Roadblocks to Saving: Not Treating Yourself (Sometimes)
How to Save????
Welcome to our new guest contributor, Alexandra from Real Simple Finances. She’ll be writing about saving money.
Enjoy Part 1 of the Roadblocks to Saving Series
Part 2 – Roadblocks to Saving Series; Not Planning Ahead
I have to say it. Get the tomatoes ready, because you may not like it. Not buying yourself things can cause you to spend more money.
I know, I know. It’s counterproductive, you may say. It shows a lack of willpower when you buy things you don’t need! (Hey, not everyone is born with the the brain of a saver.) I’m here to argue for the healthy habit of treating yourself, the smart way.
Without a plan in place, this idea could go awry very quickly, so let’s lay down some ground rules first!
1. You must have a reason for the reward.
By this, I mean that you should have reached a finance goal, be it meeting an emergency fund value goal, paying off a debt, or hitting any other milestone you may have set for yourself. It is always a bad idea to justify a purchase with the phrase “I deserve this.” Trust me, I’ve been there. I think I deserve an awful lot more than my bank book does! When you decide to only buy rewards with a specific reason in mind, a lot of your random “but I’ve worked so hard” purchases will cease.
2. Your reward should be planned.
Let’s say that your ultimate goal was to add another $1,000 to your emergency fund. You should already know what reward you are going to get when you reach that goal. By promising yourself something ahead of time, you eliminate the chance that you will make an impulsive purchase (or multiple impulsive purchases!) when extra money comes your way.
This step will also give you something to look forward to in addition to meeting your goal. Sometimes paying off my debt isn’t fun, but knowing that I’m getting something (however small) can get me excited about my goals again.
3. Your reward should mean something to you.
Rewarding yourself in a way that is boring isn’t much of an incentive to meet your goals. Don’t promise yourself that after paying off $500 in debt you’ll take your cat to be groomed, unless that’s a) something that’s incredibly motivating to you or b) incredibly needed, and there’s no way you can afford it otherwise. Frankly, I’d rather pick up a kit and groom my own cat, and get myself a pedicure.
4. Your reward should not undo all the work you put into meeting your goal.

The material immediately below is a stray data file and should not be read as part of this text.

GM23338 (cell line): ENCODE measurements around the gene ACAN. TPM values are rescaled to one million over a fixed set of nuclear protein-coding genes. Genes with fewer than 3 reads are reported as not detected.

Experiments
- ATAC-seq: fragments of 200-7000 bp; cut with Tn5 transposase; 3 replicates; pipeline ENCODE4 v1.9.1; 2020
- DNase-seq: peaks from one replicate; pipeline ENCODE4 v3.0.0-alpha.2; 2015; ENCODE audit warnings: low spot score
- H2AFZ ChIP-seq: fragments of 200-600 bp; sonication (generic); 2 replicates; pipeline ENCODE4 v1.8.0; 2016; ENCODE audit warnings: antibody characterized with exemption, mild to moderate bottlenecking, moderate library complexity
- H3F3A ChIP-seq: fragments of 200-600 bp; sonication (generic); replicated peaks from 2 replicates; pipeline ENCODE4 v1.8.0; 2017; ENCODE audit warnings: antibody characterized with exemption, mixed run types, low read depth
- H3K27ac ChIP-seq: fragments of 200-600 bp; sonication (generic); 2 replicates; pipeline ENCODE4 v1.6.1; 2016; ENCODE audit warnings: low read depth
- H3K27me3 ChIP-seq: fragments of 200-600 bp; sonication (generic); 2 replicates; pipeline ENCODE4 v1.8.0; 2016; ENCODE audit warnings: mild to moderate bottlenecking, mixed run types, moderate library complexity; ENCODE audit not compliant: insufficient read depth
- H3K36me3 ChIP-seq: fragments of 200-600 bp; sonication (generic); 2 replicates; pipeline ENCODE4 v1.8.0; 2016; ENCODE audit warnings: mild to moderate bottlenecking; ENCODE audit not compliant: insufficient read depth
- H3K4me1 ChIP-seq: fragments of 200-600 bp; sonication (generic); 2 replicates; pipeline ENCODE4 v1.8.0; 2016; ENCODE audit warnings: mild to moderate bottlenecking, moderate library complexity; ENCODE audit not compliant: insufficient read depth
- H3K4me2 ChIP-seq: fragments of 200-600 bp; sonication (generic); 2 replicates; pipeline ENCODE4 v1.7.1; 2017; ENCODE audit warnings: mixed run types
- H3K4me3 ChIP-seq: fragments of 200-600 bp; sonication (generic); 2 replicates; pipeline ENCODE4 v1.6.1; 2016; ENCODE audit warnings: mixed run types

Do not add $1,000 to your emergency fund only to decide you deserve a new car, especially if that new car will add an additional expense to your monthly spending. Before you know it, that $1,000 will probably be gone. Instead, make a deal with yourself: “Hey, self. When I save $1,000 toward my emergency fund, I will take my next $100 and put it in the new-car fund!” (Or buy seat covers for your new car, or get a massage if cars aren’t your thing.)
Of course, there are a few things to remember when choosing rewards:
The reward doesn’t have to be big. In fact, it probably shouldn’t be! I’ve been wanting to get a specific bracelet for a while. The bracelet costs $30. Is that a frivolous purchase? Yes. Is it something I would enjoy and wear often? Yes, and yes. If I paid off $500 of my student loan debt, I would absolutely feel fine with purchasing a bracelet. In fact, it might mean more to me when I know that it symbolizes a step in my debt pay-off journey.
Maybe you like eating out on the weekends. How much money would you save if you didn’t eat out for a month? Try it, I dare you. Instead of spending money eating out, try putting that money toward a debt payment. At the end of the month, go out for dinner once.
You don’t have to reward yourself for everything! Rewards can get out of hand quickly. Instead of giving yourself a small present every time you save $100, save your purchases for bigger milestones. $500 or $1,000 increments are always good to start at if you really need some motivation, but if you’d prefer fewer, bigger rewards, I encourage you to set your goals higher: Promise yourself a reward after you pay off your car payment.
As you can see, by using rewards to motivate you to meet your financial goals you are actually saving money on impulse purchases! The money you save by not treating yourself to brunch every Sunday can really add up. When you finally get your brunch reward, you’ll enjoy it that much more. Promise.
Be sure to stop check out Part 2 – Roadblocks to Saving Series; Not Planning Ahead
Alexandra is the owner of Real Simple Finances, where she writes easy finances tips for real people. In addition to fighting off student loan debt, Alexandra is a university English Instructor and will be graduating in May, 2014, with her Master of Arts.
Do you reward yourself when you reach a goal? What types of rewards do you use?
image credit; widimedia_google_images